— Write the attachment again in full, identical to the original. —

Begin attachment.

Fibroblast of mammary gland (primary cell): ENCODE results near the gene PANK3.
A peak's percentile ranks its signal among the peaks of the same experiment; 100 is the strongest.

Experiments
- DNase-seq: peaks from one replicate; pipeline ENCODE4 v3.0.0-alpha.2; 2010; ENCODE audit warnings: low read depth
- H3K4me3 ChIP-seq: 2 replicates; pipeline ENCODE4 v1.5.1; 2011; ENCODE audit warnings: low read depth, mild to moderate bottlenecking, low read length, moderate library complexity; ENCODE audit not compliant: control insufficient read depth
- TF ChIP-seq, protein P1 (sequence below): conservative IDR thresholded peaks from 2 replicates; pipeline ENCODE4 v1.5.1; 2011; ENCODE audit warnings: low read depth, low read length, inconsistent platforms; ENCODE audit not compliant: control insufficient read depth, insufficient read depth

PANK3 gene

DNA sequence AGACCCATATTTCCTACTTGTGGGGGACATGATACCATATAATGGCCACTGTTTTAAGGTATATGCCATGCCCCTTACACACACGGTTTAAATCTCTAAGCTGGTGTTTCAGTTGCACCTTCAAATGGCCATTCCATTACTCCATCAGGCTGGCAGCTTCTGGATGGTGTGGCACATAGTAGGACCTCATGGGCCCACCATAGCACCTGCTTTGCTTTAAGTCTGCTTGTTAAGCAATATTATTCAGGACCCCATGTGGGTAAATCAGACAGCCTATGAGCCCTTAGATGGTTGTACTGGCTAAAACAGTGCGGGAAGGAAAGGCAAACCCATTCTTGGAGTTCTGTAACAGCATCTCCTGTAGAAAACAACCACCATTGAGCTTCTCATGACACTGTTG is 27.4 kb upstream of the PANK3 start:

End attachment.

Fibroblast of mammary gland (primary cell): ENCODE results near the gene PANK3.
A peak's percentile ranks its signal among the peaks of the same experiment; 100 is the strongest.

Experiments
- DNase-seq: peaks from one replicate; pipeline ENCODE4 v3.0.0-alpha.2; 2010; ENCODE audit warnings: low read depth
- H3K4me3 ChIP-seq: 2 replicates; pipeline ENCODE4 v1.5.1; 2011; ENCODE audit warnings: low read depth, mild to moderate bottlenecking, low read length, moderate library complexity; ENCODE audit not compliant: control insufficient read depth
- TF ChIP-seq, protein P1 (sequence below): conservative IDR thresholded peaks from 2 replicates; pipeline ENCODE4 v1.5.1; 2011; ENCODE audit warnings: low read depth, low read length, inconsistent platforms; ENCODE audit not compliant: control insufficient read depth, insufficient read depth

PANK3 gene

DNA sequence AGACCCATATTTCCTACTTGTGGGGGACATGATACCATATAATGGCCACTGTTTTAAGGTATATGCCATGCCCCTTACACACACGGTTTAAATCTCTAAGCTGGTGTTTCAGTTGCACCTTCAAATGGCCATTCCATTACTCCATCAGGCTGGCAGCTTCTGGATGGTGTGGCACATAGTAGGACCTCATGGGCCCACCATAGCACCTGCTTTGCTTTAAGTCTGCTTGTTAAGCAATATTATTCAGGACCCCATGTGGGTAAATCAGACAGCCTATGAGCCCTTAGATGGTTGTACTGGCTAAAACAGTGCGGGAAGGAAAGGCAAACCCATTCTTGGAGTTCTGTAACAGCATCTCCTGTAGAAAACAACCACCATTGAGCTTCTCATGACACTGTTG is 27.4 kb upstream of the PANK3 start: